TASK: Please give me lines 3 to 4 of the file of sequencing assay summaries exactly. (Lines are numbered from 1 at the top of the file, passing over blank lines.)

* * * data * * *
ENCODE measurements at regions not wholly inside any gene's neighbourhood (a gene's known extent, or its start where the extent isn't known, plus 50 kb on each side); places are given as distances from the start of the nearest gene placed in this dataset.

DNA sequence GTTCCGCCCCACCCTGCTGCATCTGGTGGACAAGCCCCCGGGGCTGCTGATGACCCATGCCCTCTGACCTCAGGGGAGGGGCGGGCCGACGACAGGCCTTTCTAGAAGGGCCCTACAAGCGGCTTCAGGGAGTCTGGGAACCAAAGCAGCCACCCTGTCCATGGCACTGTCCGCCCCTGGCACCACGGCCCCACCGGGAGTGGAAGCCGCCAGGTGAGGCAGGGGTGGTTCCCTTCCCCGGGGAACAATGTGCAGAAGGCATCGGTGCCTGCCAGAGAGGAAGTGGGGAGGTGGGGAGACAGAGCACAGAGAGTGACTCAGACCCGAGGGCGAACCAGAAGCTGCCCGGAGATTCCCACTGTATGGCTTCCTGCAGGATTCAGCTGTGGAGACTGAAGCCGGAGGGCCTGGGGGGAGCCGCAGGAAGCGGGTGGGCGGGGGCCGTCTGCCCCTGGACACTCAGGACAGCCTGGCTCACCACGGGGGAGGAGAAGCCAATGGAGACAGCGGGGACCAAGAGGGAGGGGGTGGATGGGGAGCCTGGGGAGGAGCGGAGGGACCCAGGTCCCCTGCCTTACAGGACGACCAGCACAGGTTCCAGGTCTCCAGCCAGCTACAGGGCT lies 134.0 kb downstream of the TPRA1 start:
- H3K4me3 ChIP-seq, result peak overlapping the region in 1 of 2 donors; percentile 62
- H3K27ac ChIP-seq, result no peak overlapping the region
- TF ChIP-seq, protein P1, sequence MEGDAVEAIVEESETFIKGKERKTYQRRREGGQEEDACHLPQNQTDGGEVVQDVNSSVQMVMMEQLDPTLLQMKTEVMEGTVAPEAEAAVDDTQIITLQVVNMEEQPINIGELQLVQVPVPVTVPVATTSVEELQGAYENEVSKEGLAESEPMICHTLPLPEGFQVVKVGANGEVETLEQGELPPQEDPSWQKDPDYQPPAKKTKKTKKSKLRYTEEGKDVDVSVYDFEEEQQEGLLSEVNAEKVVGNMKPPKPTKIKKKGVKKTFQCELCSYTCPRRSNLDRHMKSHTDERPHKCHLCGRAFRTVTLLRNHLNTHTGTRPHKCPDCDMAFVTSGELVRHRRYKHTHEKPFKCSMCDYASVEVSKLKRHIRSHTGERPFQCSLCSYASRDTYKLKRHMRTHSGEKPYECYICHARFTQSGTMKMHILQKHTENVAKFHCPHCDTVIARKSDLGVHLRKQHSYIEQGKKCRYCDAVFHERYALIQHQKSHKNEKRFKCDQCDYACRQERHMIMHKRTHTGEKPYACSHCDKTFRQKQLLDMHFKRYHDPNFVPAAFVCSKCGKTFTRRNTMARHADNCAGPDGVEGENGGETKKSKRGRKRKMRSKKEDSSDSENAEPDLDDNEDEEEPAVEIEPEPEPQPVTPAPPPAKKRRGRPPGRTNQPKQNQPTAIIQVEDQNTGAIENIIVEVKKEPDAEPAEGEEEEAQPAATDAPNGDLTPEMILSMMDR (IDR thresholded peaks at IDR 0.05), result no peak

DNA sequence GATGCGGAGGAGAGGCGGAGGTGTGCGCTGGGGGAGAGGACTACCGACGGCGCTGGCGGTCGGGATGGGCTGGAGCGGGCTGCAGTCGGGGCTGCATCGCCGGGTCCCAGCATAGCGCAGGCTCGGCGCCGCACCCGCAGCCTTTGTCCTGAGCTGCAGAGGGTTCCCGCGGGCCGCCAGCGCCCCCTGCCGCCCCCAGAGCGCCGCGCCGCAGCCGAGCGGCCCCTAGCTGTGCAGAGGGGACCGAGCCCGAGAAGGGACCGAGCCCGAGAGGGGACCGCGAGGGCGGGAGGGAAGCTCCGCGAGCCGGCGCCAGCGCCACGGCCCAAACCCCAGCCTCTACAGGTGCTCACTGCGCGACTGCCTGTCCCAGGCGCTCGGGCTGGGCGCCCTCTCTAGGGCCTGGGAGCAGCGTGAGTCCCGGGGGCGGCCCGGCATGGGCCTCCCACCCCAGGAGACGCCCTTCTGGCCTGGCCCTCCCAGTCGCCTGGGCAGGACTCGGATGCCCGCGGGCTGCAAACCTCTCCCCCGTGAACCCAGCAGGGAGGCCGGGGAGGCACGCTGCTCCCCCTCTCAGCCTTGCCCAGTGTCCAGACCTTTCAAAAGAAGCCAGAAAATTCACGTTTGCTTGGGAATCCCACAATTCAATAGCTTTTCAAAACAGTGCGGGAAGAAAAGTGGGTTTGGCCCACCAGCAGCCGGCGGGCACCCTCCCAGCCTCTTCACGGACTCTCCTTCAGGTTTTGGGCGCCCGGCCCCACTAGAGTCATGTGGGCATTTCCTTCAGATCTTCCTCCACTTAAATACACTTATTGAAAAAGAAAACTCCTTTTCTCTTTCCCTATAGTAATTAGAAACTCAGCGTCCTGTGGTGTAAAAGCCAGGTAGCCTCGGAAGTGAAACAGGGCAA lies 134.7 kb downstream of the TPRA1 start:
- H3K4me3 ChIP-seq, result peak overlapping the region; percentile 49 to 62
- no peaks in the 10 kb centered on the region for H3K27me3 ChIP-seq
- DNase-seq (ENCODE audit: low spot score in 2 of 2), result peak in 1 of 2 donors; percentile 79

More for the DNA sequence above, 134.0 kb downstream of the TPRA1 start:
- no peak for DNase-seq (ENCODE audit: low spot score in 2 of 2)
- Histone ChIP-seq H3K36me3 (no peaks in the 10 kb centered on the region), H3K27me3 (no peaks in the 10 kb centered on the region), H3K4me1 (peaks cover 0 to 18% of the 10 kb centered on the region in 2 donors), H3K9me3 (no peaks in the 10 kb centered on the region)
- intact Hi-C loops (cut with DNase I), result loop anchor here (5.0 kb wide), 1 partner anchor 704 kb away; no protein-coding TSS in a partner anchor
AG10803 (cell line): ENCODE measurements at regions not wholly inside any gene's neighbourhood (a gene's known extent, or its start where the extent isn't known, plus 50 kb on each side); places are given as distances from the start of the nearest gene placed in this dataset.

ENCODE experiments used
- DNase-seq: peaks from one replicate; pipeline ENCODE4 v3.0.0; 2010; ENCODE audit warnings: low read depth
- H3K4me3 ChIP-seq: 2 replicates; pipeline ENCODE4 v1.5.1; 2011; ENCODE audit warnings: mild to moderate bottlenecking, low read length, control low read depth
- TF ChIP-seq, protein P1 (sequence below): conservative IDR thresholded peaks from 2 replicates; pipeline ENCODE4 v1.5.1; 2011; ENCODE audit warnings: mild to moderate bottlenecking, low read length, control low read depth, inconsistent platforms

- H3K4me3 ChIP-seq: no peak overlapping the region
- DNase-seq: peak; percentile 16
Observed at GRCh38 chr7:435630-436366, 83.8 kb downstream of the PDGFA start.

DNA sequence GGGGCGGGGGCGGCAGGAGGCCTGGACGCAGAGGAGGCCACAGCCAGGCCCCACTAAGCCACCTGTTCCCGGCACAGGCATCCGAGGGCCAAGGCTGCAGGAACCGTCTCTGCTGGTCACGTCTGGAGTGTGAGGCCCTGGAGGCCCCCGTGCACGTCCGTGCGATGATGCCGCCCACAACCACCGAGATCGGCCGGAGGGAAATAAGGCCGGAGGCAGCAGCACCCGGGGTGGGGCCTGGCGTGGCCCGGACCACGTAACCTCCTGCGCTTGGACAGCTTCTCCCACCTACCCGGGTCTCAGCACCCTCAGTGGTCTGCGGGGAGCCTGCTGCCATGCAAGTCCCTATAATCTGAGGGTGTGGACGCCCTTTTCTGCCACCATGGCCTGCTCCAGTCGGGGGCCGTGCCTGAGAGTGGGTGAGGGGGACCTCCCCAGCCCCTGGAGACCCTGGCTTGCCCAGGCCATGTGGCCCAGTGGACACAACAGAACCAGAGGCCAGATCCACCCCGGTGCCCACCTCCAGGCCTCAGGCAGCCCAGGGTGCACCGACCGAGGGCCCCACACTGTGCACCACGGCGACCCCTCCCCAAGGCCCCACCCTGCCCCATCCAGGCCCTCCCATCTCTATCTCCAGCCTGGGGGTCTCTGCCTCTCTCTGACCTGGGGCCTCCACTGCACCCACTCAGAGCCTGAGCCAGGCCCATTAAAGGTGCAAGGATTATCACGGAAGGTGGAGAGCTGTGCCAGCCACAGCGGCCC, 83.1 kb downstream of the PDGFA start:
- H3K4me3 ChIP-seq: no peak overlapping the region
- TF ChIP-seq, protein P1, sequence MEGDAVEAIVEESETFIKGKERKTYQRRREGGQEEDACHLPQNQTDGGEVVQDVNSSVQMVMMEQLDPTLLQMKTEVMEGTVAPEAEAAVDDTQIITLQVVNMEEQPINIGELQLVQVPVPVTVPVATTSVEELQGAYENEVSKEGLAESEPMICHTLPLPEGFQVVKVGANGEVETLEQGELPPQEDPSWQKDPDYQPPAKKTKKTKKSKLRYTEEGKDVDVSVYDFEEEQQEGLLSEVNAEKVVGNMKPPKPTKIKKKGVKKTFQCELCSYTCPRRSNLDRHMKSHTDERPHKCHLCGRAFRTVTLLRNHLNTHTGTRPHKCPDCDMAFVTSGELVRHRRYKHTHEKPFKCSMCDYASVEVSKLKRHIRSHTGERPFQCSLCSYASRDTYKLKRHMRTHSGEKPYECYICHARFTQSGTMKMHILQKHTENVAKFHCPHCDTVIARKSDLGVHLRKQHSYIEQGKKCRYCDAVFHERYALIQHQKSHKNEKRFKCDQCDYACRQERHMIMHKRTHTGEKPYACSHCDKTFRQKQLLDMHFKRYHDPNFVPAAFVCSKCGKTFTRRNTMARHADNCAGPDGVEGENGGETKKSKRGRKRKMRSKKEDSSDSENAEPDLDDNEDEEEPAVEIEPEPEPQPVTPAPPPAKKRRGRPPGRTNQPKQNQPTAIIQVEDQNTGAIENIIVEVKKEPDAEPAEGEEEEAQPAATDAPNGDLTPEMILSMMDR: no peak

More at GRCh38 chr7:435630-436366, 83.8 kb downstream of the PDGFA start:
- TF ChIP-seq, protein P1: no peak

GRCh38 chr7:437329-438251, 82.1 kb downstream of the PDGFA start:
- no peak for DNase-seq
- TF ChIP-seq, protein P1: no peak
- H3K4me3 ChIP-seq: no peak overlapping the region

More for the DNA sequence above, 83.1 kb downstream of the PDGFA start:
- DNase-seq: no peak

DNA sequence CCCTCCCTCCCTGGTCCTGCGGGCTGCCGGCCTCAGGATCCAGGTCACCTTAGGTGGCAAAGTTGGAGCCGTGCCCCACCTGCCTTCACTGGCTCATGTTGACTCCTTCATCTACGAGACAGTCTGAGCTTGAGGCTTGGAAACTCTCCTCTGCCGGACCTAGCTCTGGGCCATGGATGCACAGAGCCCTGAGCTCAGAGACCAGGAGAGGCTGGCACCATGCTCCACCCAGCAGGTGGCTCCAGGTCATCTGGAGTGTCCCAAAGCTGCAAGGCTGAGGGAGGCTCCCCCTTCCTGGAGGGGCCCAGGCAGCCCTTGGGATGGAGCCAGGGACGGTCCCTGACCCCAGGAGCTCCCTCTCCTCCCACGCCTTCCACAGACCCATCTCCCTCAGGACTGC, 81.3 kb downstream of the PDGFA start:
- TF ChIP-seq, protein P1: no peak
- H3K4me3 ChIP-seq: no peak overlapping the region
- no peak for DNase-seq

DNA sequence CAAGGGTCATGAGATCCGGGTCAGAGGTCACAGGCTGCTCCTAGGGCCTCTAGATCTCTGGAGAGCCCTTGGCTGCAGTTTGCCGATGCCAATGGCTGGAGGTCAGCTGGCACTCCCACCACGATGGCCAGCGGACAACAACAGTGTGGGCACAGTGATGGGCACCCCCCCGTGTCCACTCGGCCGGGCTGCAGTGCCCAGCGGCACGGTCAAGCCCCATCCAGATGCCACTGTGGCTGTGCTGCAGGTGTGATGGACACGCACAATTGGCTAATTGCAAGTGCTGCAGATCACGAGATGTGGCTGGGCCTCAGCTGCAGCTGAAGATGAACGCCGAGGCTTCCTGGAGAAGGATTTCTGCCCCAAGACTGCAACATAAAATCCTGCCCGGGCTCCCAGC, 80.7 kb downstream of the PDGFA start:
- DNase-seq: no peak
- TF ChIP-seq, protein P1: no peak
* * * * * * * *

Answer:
- H3K4me3 ChIP-seq, result peak overlapping the region in 1 of 2 donors; percentile 62
- H3K27ac ChIP-seq, result no peak overlapping the region